Globalization of Industrialized Agriculture

Globalization and the process of integrating national economies on a worldwide basis have created a global exchange of agricultural commodities and goods in the belief that the path to peace and prosperity is through the marketplace. Aided by information and communication technologies, there has been increased linkages and concentration at almost all stages of the food production and marketing chain. From a purely market-based and capital-growth measurement, globalization is an unprecedented success for those with enough economic power and influence to profit from its realization.

But the development of industrialized agri-food production on a global scale must be placed not merely at the service of corporate profits, but at the service of authentic human development. For those left on the margins of this new world economic order, globalization has left national and local governments and economies often ceding fundamental sovereignty as their regional agricultural production becomes increasingly subject to larger international entities. Unable to compete due to their disproportionately diminished ability to participate in markets, many local food producers are forced to abide by the demands of larger, foreign, international entities, whose regard for local traditions and customs are rarely considered. This situation leads to disenfranchisement of local producers, economic dislocation, rural-to-urban migration, and the inability of governments to properly regulate capital flows and enforce environmental protections.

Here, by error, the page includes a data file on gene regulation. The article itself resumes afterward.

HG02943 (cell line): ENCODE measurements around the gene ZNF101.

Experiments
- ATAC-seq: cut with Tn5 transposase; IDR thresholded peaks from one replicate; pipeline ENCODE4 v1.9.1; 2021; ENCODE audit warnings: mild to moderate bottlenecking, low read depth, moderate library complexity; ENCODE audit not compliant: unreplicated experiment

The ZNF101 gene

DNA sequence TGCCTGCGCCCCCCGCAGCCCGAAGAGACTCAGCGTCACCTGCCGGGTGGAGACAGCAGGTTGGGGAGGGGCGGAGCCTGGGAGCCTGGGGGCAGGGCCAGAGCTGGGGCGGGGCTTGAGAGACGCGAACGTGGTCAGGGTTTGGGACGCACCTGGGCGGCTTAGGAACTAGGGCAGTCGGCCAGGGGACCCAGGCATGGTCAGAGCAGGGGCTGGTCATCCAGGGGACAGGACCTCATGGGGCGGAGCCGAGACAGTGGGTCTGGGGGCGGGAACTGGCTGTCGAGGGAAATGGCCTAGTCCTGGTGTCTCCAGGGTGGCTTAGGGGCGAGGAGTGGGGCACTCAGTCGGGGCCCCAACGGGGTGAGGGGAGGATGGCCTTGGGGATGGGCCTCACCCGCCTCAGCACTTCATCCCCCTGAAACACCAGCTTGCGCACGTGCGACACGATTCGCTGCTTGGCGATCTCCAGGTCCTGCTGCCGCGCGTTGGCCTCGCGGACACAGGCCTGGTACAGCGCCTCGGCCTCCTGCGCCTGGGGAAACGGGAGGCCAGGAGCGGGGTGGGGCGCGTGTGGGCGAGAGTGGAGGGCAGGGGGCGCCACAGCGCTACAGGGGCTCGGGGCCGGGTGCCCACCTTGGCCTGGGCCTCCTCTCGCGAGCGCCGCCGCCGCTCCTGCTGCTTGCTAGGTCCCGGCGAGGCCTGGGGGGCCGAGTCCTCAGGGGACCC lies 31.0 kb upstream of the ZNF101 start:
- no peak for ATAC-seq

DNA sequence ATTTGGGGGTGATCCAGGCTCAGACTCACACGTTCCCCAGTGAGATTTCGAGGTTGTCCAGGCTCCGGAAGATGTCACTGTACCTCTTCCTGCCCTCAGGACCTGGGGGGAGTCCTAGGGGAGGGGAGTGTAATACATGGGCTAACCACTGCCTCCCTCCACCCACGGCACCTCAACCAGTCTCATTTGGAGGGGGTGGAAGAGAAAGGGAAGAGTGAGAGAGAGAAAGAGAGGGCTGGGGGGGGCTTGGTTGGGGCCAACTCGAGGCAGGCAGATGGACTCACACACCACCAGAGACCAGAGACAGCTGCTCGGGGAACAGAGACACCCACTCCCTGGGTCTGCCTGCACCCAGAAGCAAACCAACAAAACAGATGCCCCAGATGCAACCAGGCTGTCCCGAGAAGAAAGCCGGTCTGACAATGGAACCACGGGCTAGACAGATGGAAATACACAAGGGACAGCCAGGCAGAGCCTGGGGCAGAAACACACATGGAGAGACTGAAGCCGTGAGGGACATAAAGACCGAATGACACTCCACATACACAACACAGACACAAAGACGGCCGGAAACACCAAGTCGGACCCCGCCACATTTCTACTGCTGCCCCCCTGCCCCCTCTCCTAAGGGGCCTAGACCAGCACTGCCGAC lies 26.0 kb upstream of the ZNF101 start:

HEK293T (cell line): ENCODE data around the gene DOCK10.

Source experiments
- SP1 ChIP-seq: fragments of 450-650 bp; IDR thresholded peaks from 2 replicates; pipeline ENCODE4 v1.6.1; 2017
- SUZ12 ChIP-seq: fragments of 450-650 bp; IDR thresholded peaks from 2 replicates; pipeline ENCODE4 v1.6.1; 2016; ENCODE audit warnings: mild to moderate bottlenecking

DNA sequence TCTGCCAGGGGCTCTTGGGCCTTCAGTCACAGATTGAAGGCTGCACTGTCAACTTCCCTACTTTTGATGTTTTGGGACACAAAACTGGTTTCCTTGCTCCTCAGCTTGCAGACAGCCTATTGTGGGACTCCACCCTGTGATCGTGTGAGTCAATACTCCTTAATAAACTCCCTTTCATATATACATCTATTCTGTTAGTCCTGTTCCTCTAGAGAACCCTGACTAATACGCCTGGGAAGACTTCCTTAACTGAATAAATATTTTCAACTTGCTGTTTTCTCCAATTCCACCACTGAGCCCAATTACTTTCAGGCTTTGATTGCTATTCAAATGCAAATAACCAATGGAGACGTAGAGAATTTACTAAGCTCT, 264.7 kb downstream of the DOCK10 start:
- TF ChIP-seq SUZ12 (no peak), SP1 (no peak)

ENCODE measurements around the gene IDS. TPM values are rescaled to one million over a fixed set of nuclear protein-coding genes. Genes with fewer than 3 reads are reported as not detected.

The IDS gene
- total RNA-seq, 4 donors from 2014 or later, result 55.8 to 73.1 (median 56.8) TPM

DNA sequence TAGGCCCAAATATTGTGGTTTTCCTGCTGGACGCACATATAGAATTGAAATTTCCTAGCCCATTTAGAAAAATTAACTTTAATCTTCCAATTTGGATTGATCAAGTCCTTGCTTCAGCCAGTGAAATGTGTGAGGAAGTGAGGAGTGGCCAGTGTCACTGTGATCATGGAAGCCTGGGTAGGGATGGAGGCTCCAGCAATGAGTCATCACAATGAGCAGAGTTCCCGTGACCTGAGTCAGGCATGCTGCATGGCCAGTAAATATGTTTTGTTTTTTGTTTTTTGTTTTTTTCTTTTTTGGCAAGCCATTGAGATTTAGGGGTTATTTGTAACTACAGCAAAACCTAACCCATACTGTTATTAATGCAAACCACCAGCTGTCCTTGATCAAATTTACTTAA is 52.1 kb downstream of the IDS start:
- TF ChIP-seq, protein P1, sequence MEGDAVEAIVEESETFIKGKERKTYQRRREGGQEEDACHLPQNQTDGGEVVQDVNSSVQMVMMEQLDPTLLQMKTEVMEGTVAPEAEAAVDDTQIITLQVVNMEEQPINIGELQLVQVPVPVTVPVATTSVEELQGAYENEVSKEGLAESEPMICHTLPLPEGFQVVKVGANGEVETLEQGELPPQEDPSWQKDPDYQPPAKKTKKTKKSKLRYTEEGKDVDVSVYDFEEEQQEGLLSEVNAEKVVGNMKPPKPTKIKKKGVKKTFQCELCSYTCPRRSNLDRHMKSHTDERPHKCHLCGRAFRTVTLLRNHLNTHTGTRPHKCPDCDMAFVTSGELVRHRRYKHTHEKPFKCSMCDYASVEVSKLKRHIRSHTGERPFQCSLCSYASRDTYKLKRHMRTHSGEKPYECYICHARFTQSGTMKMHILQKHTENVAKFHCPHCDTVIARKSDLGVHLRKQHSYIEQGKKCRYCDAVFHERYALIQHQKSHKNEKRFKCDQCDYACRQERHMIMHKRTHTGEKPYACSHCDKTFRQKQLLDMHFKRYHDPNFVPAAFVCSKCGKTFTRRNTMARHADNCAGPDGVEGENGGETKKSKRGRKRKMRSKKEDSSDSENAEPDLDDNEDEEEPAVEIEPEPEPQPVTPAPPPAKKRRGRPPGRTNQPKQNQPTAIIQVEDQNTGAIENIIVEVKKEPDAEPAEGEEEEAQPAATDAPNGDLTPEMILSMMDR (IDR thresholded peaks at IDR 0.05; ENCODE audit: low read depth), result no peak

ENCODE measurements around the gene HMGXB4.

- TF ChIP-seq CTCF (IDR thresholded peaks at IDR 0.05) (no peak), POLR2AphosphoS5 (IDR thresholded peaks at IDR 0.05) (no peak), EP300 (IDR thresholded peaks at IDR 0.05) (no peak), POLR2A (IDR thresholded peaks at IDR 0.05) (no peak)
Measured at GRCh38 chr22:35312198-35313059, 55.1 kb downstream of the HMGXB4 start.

In theory, globalization and international economic policies can have positive effects, such as competitive pricing and efficient distribution, but these possibilities are often not realized in practice. Large-scale, industrial agricultural enterprises can sometimes be undertaken without regard to the needs of and implications for local communities, leading to the potential abuse of the regional lands, animals, or the dehumanization of the peoples called upon to work in such environments. Many of these abuses are also identified in The Vocation of the Business Leader, Terra e Cibo, and Laudato Si. Faith-filled agricultural leaders are charged with a special task to face such challenges with honesty and hope as the consequences of globalized agricultural operations are often left unexamined.

The pressures from globalization on a larger scale have left many small-scale producers vulnerable to volatile international market conditions and international competition. According to the International Assessment for Agriculture Knowledge, Science and Technology for Development, the globalization of agriculture has been accompanied by concentration of market power away from multiple producers into the hands of a limited number of large-scale trade and retail agribusiness companies. Corporate concentration appears to have taken over every link in the the agri-food value chain. Some believe this creates a more efficient flow of food; others see it as a chokehold on farmers and consumers alike. The evidence is compelling that globalization and trade liberalization have been uneven in benefit for the many kinds of farmers and farm operations around the world, notably worse for the family and peasant farmers, particularly those struggling to emerge from rural poverty.

The agricultural leader is called to see that the life of faith entails the fundamental obligations to justice and equity. Markets must be understood as ordered to the integral development of peoples, not merely as venues or exchanges for the sake of profits alone. It is not consistent with one’s life in Christ to ignore the total context of decisions and their impact on communities, especially the poor.

So we reflect:  Do I recognize that my work plays an essential role in the building up of the common good of the human family? Am I convinced I am an essential contributor in God’s plan of justice for the human family?


[Continue to next section: Financialization of Commodity Production.]